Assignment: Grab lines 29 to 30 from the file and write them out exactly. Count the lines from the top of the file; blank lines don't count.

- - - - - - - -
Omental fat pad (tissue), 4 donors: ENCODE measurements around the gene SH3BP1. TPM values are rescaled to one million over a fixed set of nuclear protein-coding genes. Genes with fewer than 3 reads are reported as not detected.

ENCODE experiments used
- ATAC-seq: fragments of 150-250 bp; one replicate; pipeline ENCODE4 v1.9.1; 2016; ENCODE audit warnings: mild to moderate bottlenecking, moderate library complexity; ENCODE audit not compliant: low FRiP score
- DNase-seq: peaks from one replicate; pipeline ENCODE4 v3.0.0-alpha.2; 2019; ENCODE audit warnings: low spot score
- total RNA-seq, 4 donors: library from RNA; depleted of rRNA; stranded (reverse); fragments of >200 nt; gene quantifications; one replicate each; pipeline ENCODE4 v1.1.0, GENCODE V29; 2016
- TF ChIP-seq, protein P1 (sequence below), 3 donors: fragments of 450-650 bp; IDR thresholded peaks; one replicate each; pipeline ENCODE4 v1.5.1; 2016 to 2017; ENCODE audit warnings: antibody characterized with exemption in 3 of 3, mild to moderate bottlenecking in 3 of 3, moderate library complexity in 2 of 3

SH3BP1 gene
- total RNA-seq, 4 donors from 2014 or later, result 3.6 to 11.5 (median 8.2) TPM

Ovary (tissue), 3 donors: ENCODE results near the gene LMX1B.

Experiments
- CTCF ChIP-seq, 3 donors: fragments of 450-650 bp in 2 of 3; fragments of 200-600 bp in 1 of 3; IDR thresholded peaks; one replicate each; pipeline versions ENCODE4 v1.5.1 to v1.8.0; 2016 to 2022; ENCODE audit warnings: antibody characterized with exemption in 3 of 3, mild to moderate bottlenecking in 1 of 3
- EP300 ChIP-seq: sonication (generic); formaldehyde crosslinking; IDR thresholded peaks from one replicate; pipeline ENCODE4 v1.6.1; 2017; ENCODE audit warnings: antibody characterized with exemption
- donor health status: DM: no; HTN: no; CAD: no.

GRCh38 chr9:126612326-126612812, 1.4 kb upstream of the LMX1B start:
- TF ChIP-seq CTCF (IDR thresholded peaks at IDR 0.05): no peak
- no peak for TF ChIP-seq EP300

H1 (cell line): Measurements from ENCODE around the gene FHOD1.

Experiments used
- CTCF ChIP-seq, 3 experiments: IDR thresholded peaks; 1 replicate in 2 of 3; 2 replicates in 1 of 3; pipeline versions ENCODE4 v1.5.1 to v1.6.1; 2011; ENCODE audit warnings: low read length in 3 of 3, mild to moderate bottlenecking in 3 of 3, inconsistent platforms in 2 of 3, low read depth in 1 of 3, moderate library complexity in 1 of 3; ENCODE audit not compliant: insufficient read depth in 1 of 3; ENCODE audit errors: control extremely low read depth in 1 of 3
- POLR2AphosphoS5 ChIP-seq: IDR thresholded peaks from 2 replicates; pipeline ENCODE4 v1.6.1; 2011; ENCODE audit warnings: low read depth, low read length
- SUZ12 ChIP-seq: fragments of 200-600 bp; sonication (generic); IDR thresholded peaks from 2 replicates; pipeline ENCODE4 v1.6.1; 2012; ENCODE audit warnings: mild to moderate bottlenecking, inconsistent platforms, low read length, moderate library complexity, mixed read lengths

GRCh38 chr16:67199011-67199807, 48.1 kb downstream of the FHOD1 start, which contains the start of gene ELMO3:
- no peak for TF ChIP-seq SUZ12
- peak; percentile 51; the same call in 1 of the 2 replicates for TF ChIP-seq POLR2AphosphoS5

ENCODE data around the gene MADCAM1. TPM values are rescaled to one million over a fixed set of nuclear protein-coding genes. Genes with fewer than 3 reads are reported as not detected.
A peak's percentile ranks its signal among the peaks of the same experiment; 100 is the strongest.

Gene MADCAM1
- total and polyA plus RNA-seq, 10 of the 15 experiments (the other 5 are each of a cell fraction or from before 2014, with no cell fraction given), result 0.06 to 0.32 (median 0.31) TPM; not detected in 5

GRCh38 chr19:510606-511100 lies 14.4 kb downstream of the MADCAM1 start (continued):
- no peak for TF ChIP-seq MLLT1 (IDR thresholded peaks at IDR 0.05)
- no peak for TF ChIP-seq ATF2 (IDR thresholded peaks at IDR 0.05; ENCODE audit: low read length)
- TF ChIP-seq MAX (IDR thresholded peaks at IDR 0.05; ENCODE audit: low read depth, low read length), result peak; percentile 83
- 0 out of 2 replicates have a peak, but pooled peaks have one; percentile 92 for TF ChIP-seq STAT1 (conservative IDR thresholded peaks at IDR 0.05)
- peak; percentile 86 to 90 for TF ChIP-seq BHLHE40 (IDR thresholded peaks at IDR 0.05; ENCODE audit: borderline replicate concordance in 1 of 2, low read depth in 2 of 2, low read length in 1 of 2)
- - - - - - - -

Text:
GRCh38 chr19:510606-511100 lies 14.4 kb downstream of the MADCAM1 start (continued):
- no peak for TF ChIP-seq MLLT1 (IDR thresholded peaks at IDR 0.05)